Basel, Switzerland

The Friedrich Miescher Institute for Biomedical Research is a world-class center for basic research in life science based in Basel, Switzerland. Wikipedia.

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Friedrich Miescher Institute for Biomedical Research | Date: 2017-05-10

The invention relates to a pharmaceutical combination which comprises (a) a compound inhibiting BRAFV600E and (b) a compound which inhibits MerTK activation; for simultaneous, separate or sequential use; a commercial package or product comprising such a combination as a combined preparation for simultaneous, separate or sequential use; and to a method of treatment of a warm-blooded animal, especially a human.

Friedrich Miescher Institute for Biomedical Research | Date: 2017-04-26

The present application relates to a method for the targeted formation of heterochromatin and/or induction of epigenetic gene silencing in a cell using a small RNA, said method comprising the step of inhibiting the Paf1 complex in said cell and the step of contacting said cell with a small RNA targeted to a region of the genome of the cell, said region being the region where heterochromatin formation and/or induction of epigenetic gene silencing should be induced.

Friedrich Miescher Institute for Biomedical Research | Date: 2017-06-07

The present invention provides an isolated nucleic acid molecule comprising, or consisting of, the nucleic acid sequence of SEQ ID NO:1 or a nucleic acid sequence of at least 200 bp having at least 80% identity to said sequence of SEQ ID NO:1, wherein said isolated nucleic acid molecule specifically leads to the expression in rod photoreceptors of a gene when operatively linked to a nucleic acid sequence coding for said gene.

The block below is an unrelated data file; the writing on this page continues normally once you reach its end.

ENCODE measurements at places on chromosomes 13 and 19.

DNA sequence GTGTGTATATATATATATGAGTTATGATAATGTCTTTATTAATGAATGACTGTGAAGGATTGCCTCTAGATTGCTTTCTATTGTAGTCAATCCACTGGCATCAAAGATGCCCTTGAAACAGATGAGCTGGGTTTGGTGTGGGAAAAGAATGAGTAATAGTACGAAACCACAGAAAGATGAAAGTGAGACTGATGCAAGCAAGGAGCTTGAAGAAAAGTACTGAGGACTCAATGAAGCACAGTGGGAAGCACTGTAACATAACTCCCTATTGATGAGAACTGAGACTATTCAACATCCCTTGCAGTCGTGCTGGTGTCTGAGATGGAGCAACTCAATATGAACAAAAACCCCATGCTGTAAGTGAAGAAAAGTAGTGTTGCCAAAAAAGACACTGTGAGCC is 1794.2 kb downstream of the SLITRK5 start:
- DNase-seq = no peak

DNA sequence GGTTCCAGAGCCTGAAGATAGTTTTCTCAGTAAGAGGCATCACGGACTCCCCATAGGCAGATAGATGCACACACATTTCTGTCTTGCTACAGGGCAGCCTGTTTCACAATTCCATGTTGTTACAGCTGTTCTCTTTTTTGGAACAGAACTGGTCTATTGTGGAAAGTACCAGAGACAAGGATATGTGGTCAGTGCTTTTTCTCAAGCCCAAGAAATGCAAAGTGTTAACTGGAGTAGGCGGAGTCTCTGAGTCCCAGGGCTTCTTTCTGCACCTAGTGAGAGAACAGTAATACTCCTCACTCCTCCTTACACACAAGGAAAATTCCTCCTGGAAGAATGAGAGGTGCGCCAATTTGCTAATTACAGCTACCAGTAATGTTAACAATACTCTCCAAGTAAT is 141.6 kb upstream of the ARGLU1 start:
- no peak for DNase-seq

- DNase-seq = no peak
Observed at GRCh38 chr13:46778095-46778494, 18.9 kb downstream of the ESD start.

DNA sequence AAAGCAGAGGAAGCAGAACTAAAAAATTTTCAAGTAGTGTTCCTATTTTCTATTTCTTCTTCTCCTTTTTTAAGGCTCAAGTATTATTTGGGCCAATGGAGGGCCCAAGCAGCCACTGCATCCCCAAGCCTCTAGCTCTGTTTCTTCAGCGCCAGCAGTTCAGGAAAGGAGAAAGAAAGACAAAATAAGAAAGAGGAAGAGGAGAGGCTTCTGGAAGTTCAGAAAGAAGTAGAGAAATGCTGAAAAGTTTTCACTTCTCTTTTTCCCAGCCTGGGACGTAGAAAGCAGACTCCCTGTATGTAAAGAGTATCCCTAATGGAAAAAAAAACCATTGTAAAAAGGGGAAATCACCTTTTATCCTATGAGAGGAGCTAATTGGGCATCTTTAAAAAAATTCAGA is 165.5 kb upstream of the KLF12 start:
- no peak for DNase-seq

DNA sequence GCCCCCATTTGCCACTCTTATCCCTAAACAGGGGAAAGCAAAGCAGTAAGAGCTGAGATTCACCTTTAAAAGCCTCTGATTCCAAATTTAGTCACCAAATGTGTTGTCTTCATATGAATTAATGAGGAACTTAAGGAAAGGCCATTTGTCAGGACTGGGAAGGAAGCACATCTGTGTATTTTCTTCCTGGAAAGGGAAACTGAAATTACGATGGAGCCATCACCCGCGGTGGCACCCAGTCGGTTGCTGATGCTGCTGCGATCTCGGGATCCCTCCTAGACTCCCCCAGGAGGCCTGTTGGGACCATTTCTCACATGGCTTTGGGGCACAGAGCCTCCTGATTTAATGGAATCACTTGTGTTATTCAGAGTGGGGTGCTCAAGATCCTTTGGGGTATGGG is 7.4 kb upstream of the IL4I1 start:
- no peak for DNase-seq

Friedrich Miescher Institute for Biomedical Research and University of Basel | Date: 2017-01-04

The application relates to a method for predicting a risk for preeclampsia in a subject, said method comprising analysing a sample from the subject for the level of expression of miR455 and comparing the level of expression of miR455 in the sample from the subject to the levels of miR455 in a control sample, wherein a significantly lower expression of miR455 as compared to the expression of miR455 in the control is indicative of a risk for preeclampsia.

Friedrich Miescher Institute for Biomedical Research | Date: 2017-04-19

The present application provides a method for treating an influenza virus infection in a subject characterised in that a therapeutically effective amount of a modulator of the ubiquitin-binding property of HDAC6 is administered to said subject. The present application also provides an antibody binding to HADC6 and decreasing or blocking its ubiquitin-binding properties for use in treating an influenza virus infection.

Zhu P.,Friedrich Miescher Institute for Biomedical Research
Nature protocols | Year: 2012